Why?: Hansbrough is right up there with Love as an ideal tournament big man because he is efficient, rebounds very well (although not nearly as well as Love) and gets to the line like crazy (and makes them). But the reason he will be more effective this year than the past, is Wayne Ellington. He's emerged as a very good perimeter scorer, one that opponents have to pay extra attention to, rather than the previous philosophy of "Stop Hansbrough and Hope No One Else Gets Frisky." Throw in a big leap this year from Danny Green and the Heels can simply turn to whoever has the hot hand when they need scoring from the wing. Lawson, if he plays consistently, is a great tournament guard because he runs UNC's secondary break perfectly, doesn't need shots to be effective and can be a lockdown defender at times. And in a pinch, he can score even though he sometimes tries to score even when they aren't in a pinch. Offensively they are an absolute machine; high tempo, high efficiency. They shoot threes less than almost every team in the country, but when they are running their offense at its peak, it's impossible for opponents to force jumpers, even if they play a zone. They have also won a couple games at a slightly slower pace than usual, beating Davidson, Ohio State and BYU without scoring 80 points. I've got to think that efficiency can translate over different tempos.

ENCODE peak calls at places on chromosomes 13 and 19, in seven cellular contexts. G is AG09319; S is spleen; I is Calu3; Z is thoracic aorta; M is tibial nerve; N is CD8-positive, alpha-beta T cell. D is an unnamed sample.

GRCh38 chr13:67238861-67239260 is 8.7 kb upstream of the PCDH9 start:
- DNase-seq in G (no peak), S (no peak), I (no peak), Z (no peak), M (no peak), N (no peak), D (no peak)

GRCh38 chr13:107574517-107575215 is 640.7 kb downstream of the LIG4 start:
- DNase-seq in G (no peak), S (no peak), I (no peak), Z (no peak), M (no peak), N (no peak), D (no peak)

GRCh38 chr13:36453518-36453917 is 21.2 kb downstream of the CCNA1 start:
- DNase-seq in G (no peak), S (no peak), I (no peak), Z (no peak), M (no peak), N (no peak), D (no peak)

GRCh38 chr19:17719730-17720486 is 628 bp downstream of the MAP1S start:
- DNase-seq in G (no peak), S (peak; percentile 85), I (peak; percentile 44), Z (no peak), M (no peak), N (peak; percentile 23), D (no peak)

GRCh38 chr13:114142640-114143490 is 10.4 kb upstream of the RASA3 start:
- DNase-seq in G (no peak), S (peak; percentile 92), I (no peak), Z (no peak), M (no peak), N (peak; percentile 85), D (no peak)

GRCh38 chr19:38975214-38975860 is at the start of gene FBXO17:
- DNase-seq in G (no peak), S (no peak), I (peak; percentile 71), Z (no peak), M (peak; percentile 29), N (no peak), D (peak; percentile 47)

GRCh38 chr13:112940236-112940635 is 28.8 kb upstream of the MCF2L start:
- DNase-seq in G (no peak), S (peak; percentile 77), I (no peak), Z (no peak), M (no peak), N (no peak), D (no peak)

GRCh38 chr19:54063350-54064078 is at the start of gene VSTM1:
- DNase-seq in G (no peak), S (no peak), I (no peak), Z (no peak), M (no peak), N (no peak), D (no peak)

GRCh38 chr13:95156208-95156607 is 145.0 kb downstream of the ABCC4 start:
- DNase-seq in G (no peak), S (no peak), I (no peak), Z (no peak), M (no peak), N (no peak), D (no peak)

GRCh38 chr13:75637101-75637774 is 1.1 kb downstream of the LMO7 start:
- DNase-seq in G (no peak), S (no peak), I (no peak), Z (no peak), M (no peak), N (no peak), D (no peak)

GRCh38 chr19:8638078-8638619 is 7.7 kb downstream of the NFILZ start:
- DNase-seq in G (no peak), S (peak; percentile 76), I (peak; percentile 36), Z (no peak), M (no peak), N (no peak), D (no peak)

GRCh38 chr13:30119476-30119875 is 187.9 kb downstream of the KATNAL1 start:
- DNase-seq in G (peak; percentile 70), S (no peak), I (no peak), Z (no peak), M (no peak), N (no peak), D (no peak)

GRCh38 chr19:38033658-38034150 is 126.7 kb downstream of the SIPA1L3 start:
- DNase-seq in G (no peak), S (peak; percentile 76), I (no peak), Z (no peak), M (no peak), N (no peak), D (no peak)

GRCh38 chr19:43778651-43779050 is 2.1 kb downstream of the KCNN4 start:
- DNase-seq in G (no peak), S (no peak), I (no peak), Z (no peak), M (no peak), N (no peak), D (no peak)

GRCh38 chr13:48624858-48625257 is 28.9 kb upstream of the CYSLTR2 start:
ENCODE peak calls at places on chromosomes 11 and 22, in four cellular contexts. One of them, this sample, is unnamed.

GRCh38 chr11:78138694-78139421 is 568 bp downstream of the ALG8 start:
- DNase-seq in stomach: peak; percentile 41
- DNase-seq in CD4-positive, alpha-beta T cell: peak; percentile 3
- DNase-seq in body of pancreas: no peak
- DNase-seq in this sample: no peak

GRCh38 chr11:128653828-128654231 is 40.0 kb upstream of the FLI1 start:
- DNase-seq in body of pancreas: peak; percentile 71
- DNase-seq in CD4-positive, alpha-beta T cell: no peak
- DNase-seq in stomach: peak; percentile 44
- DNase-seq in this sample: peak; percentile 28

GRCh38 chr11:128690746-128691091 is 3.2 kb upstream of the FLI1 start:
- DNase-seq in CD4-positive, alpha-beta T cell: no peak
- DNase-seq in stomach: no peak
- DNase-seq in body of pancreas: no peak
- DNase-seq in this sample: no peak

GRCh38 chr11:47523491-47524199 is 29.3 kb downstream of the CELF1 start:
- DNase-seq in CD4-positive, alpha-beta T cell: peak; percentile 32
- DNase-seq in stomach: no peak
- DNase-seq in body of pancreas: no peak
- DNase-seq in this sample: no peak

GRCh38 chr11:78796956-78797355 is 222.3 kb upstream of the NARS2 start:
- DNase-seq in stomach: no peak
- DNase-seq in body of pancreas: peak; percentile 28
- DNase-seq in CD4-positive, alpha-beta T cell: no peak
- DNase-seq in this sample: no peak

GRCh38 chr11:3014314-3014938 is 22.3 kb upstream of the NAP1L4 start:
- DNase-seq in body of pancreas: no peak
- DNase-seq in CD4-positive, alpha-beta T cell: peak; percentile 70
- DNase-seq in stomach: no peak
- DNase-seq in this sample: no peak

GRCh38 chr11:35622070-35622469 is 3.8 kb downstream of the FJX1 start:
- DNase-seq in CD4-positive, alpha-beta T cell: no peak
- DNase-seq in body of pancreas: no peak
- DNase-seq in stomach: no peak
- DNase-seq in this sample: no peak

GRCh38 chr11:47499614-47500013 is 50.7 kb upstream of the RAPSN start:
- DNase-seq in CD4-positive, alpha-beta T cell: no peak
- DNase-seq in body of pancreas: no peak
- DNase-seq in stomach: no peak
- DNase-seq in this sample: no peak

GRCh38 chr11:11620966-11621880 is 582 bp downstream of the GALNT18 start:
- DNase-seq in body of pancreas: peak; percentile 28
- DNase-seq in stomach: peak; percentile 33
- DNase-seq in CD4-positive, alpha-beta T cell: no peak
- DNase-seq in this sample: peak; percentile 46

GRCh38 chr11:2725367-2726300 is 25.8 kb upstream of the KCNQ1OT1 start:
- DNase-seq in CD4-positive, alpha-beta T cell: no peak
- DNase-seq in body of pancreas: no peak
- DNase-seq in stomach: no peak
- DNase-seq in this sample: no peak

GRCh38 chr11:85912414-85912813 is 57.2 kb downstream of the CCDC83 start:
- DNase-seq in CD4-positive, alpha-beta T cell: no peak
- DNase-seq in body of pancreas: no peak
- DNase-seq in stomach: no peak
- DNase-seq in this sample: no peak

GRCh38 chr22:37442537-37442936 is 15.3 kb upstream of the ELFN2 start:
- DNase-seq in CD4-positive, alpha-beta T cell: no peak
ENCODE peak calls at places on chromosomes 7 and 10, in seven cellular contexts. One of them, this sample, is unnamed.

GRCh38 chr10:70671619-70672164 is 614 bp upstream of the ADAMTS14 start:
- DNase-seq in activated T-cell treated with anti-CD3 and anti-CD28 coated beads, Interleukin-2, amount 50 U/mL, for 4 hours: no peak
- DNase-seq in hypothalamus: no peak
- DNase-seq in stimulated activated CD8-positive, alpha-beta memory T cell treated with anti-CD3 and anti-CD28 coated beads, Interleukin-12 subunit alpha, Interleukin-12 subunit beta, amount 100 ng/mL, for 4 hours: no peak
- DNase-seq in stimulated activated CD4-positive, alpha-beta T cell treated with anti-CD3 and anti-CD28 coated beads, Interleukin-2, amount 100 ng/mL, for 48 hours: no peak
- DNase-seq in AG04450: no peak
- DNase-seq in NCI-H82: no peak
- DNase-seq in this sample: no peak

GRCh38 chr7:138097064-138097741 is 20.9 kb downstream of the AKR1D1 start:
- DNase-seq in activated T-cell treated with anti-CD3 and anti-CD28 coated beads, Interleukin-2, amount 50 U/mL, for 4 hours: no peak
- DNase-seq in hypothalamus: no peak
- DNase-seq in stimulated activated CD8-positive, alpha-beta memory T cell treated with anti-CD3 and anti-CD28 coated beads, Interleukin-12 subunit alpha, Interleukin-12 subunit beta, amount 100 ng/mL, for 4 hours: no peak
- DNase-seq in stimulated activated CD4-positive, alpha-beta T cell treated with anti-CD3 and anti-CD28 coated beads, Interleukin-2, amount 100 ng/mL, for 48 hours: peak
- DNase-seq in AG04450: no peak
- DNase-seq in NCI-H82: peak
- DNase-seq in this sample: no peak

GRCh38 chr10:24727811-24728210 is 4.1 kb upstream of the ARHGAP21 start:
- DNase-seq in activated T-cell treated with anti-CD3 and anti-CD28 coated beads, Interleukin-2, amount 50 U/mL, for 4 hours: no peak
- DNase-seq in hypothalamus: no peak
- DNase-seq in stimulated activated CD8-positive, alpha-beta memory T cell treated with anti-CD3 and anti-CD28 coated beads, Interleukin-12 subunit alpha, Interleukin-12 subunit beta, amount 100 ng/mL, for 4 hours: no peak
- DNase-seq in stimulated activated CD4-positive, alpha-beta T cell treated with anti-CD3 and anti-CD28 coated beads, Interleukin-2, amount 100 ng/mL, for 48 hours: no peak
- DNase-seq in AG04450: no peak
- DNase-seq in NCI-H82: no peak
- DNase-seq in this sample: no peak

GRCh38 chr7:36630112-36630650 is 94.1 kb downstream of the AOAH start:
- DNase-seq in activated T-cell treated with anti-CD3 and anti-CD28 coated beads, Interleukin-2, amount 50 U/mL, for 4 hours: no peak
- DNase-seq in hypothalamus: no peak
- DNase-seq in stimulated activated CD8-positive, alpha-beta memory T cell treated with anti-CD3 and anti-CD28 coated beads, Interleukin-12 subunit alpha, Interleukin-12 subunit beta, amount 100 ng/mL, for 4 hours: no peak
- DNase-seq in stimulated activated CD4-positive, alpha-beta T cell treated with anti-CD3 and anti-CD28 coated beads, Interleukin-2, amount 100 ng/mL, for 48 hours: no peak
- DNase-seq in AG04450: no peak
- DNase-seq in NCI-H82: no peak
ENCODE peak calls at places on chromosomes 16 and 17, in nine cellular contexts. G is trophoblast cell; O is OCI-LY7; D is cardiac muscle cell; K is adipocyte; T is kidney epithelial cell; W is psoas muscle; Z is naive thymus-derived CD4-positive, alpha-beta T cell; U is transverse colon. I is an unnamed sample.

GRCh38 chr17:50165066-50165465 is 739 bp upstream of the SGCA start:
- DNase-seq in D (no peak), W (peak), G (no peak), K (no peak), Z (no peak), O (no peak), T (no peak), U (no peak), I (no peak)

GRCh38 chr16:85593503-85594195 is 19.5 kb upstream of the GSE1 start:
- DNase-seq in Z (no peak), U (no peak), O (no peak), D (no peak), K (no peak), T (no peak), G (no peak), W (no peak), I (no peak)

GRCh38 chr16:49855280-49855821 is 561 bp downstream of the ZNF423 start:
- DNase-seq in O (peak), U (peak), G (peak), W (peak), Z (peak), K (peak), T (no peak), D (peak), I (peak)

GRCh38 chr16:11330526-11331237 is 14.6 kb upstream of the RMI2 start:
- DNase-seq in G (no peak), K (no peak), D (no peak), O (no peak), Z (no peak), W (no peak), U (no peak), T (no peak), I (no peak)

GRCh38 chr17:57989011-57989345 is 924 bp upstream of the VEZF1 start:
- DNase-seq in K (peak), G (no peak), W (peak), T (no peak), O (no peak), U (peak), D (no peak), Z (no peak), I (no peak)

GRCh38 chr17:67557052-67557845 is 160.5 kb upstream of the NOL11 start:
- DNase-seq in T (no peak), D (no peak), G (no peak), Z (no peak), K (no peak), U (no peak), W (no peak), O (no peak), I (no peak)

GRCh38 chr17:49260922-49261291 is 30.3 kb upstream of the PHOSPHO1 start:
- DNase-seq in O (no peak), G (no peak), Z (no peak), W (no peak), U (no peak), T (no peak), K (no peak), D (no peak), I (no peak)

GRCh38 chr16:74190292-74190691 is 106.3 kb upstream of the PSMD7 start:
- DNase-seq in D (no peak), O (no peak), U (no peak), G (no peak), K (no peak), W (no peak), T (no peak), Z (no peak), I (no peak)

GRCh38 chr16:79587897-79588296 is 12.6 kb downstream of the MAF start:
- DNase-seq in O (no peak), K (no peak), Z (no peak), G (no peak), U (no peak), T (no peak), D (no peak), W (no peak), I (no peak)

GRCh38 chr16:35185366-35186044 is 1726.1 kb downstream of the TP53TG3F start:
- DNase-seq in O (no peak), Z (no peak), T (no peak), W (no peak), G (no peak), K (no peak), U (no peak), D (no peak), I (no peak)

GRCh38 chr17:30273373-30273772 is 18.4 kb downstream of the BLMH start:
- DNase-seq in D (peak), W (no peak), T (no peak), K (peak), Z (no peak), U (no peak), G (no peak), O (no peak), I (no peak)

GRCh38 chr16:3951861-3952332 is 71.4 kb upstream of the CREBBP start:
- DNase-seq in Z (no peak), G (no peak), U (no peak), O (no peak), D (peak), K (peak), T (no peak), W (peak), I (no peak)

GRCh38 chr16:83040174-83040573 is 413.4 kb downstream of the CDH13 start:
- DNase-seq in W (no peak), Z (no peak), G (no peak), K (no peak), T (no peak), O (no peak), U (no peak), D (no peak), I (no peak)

Why Not?: Well, for the same reasons Grant Wahl didn't have him in his Magic 8. Defense. The UNC perimeter defenders are average, except for when Lawson occasionally steps up. Danny Green has shown flashes, but as a whole the team gets beat off the dribble too much and has no one, save an occasionally spry Deon Thompson, to protect the rim. When you rely on offense to win games, you are at the mercy of a cold shooting streak, an unavoidable formality of basketball that is known for derailing tournament runs. There are no cold streaks on defense. And while turnovers can lead to an opponent's offense, not forcing turnovers and missed shots can lead to a stagnant offense, especially one that thrives on speed like UNC. That being said, they are on this list because they have the personnel to be a decent defensive team. Lawson is insanely quick, Ellington and Green are great athletes with long arms, Hansbrough doesn't have the physical gifts but is tough enough to guard bigger players. I'd like to think that if it comes down to it and this team realizes they need to step up defensively to win a title, they will.